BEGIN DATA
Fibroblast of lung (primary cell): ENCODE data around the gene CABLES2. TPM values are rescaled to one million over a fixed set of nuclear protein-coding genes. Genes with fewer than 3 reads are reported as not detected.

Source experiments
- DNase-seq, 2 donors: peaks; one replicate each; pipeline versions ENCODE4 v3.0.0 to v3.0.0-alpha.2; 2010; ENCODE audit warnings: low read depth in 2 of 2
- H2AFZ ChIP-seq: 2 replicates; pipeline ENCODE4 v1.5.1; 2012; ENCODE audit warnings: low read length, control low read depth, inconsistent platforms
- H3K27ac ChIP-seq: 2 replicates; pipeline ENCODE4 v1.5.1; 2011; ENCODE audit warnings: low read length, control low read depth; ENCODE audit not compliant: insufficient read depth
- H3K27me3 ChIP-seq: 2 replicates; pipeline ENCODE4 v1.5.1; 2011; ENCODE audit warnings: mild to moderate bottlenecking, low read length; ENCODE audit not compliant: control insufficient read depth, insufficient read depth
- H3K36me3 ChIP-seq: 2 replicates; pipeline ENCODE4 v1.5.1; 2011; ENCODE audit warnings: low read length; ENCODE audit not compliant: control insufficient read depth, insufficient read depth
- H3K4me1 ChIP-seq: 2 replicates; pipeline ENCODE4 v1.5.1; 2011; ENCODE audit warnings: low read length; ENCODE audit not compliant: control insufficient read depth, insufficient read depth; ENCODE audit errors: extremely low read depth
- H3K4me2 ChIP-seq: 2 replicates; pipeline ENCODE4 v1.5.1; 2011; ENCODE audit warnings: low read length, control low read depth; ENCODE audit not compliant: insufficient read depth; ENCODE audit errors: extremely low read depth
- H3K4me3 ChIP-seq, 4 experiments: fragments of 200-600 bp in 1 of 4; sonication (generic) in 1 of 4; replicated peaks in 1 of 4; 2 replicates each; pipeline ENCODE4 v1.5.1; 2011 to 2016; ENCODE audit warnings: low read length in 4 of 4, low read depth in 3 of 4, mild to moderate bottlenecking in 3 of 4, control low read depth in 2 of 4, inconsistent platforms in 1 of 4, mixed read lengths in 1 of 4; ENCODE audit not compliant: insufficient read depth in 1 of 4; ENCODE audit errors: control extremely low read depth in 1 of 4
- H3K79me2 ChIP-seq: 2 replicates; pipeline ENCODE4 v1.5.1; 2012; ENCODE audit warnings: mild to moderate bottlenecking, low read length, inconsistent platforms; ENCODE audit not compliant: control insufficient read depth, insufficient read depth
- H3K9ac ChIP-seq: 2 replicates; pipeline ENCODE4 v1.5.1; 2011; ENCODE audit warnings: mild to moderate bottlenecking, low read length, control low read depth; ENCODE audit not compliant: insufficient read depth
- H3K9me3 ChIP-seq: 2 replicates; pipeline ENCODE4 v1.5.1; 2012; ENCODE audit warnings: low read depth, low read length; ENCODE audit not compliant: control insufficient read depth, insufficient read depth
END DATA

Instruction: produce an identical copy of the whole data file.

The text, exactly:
Fibroblast of lung (primary cell): ENCODE data around the gene CABLES2. TPM values are rescaled to one million over a fixed set of nuclear protein-coding genes. Genes with fewer than 3 reads are reported as not detected.

Source experiments
- DNase-seq, 2 donors: peaks; one replicate each; pipeline versions ENCODE4 v3.0.0 to v3.0.0-alpha.2; 2010; ENCODE audit warnings: low read depth in 2 of 2
- H2AFZ ChIP-seq: 2 replicates; pipeline ENCODE4 v1.5.1; 2012; ENCODE audit warnings: low read length, control low read depth, inconsistent platforms
- H3K27ac ChIP-seq: 2 replicates; pipeline ENCODE4 v1.5.1; 2011; ENCODE audit warnings: low read length, control low read depth; ENCODE audit not compliant: insufficient read depth
- H3K27me3 ChIP-seq: 2 replicates; pipeline ENCODE4 v1.5.1; 2011; ENCODE audit warnings: mild to moderate bottlenecking, low read length; ENCODE audit not compliant: control insufficient read depth, insufficient read depth
- H3K36me3 ChIP-seq: 2 replicates; pipeline ENCODE4 v1.5.1; 2011; ENCODE audit warnings: low read length; ENCODE audit not compliant: control insufficient read depth, insufficient read depth
- H3K4me1 ChIP-seq: 2 replicates; pipeline ENCODE4 v1.5.1; 2011; ENCODE audit warnings: low read length; ENCODE audit not compliant: control insufficient read depth, insufficient read depth; ENCODE audit errors: extremely low read depth
- H3K4me2 ChIP-seq: 2 replicates; pipeline ENCODE4 v1.5.1; 2011; ENCODE audit warnings: low read length, control low read depth; ENCODE audit not compliant: insufficient read depth; ENCODE audit errors: extremely low read depth
- H3K4me3 ChIP-seq, 4 experiments: fragments of 200-600 bp in 1 of 4; sonication (generic) in 1 of 4; replicated peaks in 1 of 4; 2 replicates each; pipeline ENCODE4 v1.5.1; 2011 to 2016; ENCODE audit warnings: low read length in 4 of 4, low read depth in 3 of 4, mild to moderate bottlenecking in 3 of 4, control low read depth in 2 of 4, inconsistent platforms in 1 of 4, mixed read lengths in 1 of 4; ENCODE audit not compliant: insufficient read depth in 1 of 4; ENCODE audit errors: control extremely low read depth in 1 of 4
- H3K79me2 ChIP-seq: 2 replicates; pipeline ENCODE4 v1.5.1; 2012; ENCODE audit warnings: mild to moderate bottlenecking, low read length, inconsistent platforms; ENCODE audit not compliant: control insufficient read depth, insufficient read depth
- H3K9ac ChIP-seq: 2 replicates; pipeline ENCODE4 v1.5.1; 2011; ENCODE audit warnings: mild to moderate bottlenecking, low read length, control low read depth; ENCODE audit not compliant: insufficient read depth
- H3K9me3 ChIP-seq: 2 replicates; pipeline ENCODE4 v1.5.1; 2012; ENCODE audit warnings: low read depth, low read length; ENCODE audit not compliant: control insufficient read depth, insufficient read depth